In the second half of the nineteenth century, for Paris, as indeed for all major European cities, the supply of drinking water was a matter of great concern. Two factors combined to make this so: Paris’ rapidly growing population and the manifestly worsening quality of river water. ‘During the last twenty years, the deterioration and corruption of watercourses has progressed rapidly. A large number of rivers, hitherto very pure, have become foul spillways. All watercourses in the department of Seine have successively become infected’, Gérardin wrote.1 Everywhere, the deterioration of flowing water, equally apparent in London, Brussels or Berlin, had the same cause: sewers pouring industrial and domestic waste water into it. This situation drew the attention of governments and, in France in the 1860s, gave rise to lively discussions at the Académie des Sciences and the Académie de Médecine. It made sense ‘to take note of the composition of Seine water upstream and downstream of Paris, the impairments that it suffers on passing through the city and the suburban boroughs, [. . .] and of the effect of these impairments on the salubrity of water distributed to the populace’.2 The initial problem was the quality of drinking water supplied to the inhabitants of Paris: was it adequate to meet demand without causing infectious diseases among a population as yet rather defenceless against them, some 20 years before the revolution brought about by Pasteur in the 1880s? But the debate went beyond the issue of public health: it was occasioned by the growing capacity of Paris’ water supply and sewerage systems. Although they stood as symbols of modernity and of the city’s improved hygiene, they were not without negative aspects, as evidenced by the marked worsening of water quality in the Seine since the 1840s. The first part of this paper will recall the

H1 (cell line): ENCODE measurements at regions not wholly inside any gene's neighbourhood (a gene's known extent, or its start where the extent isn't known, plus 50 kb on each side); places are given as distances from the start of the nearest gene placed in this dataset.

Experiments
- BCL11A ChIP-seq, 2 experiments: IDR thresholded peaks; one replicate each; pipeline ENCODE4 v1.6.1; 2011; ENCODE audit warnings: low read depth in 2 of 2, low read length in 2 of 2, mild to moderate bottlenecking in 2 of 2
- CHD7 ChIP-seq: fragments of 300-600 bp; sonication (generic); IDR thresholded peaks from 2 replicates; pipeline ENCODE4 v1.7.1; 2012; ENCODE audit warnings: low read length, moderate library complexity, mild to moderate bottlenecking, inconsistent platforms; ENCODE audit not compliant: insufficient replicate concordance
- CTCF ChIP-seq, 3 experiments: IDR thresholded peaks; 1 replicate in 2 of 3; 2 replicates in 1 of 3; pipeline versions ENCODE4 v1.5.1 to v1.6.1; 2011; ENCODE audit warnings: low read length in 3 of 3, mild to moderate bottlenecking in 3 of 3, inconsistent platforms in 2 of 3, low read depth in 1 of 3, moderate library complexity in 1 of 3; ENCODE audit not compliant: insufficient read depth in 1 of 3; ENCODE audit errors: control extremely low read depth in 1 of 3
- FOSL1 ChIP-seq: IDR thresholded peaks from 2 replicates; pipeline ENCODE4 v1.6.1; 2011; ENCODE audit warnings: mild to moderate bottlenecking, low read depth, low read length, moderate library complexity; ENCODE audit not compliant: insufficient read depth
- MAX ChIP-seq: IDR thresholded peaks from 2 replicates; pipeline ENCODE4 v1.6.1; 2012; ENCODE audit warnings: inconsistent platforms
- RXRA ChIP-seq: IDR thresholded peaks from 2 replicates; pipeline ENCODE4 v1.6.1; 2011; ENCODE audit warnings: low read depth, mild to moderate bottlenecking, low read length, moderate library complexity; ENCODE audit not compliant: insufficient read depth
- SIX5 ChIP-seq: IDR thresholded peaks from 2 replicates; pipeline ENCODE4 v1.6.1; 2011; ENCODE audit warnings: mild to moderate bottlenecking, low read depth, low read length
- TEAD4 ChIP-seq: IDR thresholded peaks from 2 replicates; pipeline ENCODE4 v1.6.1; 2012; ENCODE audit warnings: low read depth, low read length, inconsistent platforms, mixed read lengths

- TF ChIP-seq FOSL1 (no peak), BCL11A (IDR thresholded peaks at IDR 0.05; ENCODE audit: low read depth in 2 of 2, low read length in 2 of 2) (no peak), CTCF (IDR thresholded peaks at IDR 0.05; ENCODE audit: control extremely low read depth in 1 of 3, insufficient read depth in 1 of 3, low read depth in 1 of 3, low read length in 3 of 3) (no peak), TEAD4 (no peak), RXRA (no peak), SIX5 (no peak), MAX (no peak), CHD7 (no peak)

1 A.C. Gérardin, Rapport sur l’altération, la corruption et l’assainissement des rivières (Imp. Nationale, 1874), 2. All quotes from French sources have been translated by the author. See also M.G. Grimaud, ‘Des rivières et de leurs rapports avec l’industrie et l’hygiène des populations’, Comptes-rendus de l’Académie des Sciences, 58, 1864, 955-9.